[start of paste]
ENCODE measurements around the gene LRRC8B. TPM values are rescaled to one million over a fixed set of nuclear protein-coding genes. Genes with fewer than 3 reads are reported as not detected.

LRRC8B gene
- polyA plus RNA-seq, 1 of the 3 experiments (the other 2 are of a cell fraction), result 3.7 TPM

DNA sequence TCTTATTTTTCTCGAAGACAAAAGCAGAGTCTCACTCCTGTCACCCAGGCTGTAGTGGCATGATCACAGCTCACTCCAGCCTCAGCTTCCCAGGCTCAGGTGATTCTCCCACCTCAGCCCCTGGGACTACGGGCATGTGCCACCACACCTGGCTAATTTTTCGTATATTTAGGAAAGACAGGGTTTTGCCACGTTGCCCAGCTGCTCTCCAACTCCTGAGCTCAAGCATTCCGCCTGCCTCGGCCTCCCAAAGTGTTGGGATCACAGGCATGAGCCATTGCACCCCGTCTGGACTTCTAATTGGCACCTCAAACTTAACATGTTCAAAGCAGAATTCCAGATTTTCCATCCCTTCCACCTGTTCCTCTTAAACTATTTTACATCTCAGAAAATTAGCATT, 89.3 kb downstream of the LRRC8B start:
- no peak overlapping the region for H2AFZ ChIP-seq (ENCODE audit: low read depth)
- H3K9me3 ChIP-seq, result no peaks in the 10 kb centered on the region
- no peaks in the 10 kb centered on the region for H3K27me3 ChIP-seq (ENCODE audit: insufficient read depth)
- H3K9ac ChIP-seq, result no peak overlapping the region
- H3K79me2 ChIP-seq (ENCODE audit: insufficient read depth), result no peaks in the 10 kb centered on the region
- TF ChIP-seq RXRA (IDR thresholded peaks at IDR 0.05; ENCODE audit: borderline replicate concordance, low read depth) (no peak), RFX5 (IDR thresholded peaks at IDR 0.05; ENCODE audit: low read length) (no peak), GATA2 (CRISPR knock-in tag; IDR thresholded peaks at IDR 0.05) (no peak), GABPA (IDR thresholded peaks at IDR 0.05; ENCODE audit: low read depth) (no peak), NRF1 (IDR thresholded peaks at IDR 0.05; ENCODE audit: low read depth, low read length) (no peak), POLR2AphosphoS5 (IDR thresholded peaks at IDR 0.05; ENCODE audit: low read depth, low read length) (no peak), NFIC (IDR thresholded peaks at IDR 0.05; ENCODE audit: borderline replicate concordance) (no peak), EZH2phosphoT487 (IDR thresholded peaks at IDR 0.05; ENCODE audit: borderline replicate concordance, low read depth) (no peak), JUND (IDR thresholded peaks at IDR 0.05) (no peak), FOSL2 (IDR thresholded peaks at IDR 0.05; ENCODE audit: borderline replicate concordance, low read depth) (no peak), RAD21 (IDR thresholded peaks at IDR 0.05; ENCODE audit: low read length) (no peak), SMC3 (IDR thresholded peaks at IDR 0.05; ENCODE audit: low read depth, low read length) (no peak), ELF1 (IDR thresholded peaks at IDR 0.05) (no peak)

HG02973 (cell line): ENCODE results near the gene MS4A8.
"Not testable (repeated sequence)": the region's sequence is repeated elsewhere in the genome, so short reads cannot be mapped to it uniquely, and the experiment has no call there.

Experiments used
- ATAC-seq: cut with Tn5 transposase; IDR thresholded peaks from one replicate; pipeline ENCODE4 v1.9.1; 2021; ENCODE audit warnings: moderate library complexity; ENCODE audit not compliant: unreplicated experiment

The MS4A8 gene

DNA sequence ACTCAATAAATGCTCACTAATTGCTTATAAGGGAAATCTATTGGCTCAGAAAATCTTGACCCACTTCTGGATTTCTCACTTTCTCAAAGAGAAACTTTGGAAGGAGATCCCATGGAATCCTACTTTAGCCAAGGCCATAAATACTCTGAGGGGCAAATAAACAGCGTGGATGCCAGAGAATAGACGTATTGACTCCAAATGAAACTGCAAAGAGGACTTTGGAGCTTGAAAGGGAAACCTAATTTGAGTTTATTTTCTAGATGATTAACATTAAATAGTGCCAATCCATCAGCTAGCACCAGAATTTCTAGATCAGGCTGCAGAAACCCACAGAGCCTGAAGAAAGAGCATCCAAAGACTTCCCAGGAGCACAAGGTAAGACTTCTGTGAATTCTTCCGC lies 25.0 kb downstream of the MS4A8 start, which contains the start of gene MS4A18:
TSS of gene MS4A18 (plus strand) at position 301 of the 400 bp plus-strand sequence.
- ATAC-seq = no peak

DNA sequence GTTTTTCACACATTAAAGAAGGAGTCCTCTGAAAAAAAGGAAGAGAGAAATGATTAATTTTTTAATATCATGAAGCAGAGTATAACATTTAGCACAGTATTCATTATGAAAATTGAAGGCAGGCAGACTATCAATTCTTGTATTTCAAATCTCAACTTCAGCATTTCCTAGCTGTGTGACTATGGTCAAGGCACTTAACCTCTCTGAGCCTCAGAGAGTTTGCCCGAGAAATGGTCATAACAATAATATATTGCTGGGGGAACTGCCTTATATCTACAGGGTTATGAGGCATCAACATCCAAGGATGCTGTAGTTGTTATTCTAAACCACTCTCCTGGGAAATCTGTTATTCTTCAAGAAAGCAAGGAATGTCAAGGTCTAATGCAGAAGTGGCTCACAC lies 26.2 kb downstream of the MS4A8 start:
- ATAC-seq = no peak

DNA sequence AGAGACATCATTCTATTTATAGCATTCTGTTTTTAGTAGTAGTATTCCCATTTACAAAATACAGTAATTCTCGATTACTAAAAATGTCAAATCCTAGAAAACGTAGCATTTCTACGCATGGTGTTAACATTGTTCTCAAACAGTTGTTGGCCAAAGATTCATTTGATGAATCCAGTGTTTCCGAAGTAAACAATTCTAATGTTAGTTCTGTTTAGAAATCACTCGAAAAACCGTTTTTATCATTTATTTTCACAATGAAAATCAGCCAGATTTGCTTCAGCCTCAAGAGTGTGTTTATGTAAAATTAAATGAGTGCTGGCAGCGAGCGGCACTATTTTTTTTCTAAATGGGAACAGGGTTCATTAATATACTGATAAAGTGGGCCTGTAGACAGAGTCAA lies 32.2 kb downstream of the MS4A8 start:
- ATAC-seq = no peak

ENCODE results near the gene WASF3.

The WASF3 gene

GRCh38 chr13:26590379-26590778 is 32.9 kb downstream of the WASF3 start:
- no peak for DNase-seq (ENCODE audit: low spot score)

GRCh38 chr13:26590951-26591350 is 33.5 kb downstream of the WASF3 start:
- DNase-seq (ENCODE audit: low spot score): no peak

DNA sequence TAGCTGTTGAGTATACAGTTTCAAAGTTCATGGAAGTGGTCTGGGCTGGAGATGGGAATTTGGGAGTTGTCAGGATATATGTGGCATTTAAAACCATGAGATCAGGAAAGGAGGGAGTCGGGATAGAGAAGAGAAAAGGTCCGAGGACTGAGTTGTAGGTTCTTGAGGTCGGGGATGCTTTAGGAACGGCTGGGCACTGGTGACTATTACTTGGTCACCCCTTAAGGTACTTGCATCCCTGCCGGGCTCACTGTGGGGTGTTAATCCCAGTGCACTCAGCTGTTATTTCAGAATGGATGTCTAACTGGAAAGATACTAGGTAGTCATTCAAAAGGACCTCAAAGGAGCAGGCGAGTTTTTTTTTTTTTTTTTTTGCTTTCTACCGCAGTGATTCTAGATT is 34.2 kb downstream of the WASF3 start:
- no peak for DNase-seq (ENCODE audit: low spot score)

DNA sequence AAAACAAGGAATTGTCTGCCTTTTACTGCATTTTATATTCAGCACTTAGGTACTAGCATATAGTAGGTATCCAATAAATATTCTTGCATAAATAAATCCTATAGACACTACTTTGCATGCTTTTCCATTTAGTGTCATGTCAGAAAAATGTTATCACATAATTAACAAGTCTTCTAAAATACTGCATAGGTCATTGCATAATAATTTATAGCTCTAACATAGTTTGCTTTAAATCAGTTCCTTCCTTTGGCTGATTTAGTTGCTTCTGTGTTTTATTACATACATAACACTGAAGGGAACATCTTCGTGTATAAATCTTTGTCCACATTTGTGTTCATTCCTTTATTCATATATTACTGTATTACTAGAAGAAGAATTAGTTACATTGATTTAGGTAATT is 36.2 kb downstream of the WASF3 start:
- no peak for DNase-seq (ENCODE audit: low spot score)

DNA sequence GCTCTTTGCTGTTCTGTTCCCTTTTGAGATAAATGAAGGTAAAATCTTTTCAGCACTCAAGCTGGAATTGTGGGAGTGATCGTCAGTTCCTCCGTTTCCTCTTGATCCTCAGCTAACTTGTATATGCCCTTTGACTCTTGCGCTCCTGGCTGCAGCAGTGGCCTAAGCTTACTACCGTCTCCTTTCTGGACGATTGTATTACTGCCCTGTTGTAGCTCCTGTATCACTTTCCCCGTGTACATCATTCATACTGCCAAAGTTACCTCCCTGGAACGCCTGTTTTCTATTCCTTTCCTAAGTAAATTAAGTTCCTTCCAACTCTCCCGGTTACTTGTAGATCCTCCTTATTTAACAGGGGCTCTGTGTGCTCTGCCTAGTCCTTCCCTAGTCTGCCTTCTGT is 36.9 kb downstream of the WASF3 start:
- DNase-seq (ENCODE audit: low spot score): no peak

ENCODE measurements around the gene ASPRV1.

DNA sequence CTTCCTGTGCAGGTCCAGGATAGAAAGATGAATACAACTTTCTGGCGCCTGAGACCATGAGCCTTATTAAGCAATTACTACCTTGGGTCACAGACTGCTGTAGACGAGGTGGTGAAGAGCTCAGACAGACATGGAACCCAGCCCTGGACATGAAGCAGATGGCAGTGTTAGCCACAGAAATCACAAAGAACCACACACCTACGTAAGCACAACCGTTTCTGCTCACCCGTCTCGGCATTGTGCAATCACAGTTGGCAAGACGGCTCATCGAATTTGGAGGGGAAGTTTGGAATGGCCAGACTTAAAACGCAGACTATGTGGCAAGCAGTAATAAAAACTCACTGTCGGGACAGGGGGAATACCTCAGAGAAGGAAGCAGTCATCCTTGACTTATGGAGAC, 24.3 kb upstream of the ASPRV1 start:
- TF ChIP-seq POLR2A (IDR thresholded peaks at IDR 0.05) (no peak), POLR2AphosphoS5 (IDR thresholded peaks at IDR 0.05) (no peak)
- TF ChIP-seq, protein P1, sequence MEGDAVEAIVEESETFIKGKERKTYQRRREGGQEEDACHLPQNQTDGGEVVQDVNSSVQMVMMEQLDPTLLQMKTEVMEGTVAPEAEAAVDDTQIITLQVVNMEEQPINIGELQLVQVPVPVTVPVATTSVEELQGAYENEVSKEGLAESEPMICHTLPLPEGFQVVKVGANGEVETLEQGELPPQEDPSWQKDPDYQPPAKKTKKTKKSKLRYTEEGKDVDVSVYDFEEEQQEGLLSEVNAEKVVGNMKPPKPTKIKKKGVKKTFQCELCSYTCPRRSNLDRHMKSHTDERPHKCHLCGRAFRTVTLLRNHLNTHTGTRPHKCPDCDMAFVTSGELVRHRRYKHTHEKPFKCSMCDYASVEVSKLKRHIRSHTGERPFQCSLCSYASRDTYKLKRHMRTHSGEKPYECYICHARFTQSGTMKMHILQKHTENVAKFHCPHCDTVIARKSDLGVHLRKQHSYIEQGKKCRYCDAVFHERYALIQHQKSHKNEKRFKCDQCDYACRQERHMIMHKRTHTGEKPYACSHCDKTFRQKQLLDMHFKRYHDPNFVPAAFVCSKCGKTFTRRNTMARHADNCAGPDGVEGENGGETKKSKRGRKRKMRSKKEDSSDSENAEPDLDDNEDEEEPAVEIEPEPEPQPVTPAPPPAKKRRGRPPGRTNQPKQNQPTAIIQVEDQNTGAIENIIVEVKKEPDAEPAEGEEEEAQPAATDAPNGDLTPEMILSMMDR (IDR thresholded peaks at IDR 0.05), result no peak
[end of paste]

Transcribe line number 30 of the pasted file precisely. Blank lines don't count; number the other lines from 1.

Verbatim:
- no peak for DNase-seq (ENCODE audit: low spot score)